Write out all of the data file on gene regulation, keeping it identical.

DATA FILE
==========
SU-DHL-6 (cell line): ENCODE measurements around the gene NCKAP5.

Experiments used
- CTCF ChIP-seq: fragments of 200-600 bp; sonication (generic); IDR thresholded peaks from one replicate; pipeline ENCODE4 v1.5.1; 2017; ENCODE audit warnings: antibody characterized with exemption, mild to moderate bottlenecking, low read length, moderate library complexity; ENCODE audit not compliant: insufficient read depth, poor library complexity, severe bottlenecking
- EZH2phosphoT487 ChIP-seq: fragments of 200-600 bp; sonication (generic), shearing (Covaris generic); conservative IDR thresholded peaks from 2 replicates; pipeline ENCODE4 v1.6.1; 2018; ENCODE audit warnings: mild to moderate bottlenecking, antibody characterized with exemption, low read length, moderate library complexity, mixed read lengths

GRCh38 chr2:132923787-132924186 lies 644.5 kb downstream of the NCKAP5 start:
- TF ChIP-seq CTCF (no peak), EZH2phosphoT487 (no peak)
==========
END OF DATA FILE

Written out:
SU-DHL-6 (cell line): ENCODE measurements around the gene NCKAP5.

Experiments used
- CTCF ChIP-seq: fragments of 200-600 bp; sonication (generic); IDR thresholded peaks from one replicate; pipeline ENCODE4 v1.5.1; 2017; ENCODE audit warnings: antibody characterized with exemption, mild to moderate bottlenecking, low read length, moderate library complexity; ENCODE audit not compliant: insufficient read depth, poor library complexity, severe bottlenecking
- EZH2phosphoT487 ChIP-seq: fragments of 200-600 bp; sonication (generic), shearing (Covaris generic); conservative IDR thresholded peaks from 2 replicates; pipeline ENCODE4 v1.6.1; 2018; ENCODE audit warnings: mild to moderate bottlenecking, antibody characterized with exemption, low read length, moderate library complexity, mixed read lengths

GRCh38 chr2:132923787-132924186 lies 644.5 kb downstream of the NCKAP5 start:
- TF ChIP-seq CTCF (no peak), EZH2phosphoT487 (no peak)